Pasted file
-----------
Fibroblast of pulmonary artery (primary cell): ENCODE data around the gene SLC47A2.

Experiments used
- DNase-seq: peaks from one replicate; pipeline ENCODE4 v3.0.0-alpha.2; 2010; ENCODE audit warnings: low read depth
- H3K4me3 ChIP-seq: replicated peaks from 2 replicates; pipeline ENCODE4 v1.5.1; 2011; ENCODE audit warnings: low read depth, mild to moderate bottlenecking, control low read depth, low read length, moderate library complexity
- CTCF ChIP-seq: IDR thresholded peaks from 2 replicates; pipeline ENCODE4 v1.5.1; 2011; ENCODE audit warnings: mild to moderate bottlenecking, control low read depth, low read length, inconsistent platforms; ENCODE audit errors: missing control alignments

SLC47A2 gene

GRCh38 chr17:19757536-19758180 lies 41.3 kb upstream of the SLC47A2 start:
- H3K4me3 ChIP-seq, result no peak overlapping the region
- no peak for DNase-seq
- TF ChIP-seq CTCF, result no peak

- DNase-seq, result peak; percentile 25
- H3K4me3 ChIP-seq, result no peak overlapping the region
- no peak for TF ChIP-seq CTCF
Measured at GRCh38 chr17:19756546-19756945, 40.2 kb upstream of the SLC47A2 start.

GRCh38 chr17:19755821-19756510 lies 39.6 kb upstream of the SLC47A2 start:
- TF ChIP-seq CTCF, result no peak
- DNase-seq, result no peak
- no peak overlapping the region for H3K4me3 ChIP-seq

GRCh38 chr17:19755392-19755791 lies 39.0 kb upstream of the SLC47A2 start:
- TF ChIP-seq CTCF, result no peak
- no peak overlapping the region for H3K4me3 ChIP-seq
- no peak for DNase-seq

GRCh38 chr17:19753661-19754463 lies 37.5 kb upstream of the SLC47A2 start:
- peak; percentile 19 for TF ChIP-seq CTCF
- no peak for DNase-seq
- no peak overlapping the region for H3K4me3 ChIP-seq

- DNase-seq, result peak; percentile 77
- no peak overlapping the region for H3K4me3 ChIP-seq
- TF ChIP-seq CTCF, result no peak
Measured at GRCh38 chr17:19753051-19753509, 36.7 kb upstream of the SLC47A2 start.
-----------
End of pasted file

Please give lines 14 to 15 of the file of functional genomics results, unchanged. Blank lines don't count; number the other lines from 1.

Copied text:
Measured at GRCh38 chr17:19756546-19756945, 40.2 kb upstream of the SLC47A2 start.

GRCh38 chr17:19755821-19756510 lies 39.6 kb upstream of the SLC47A2 start: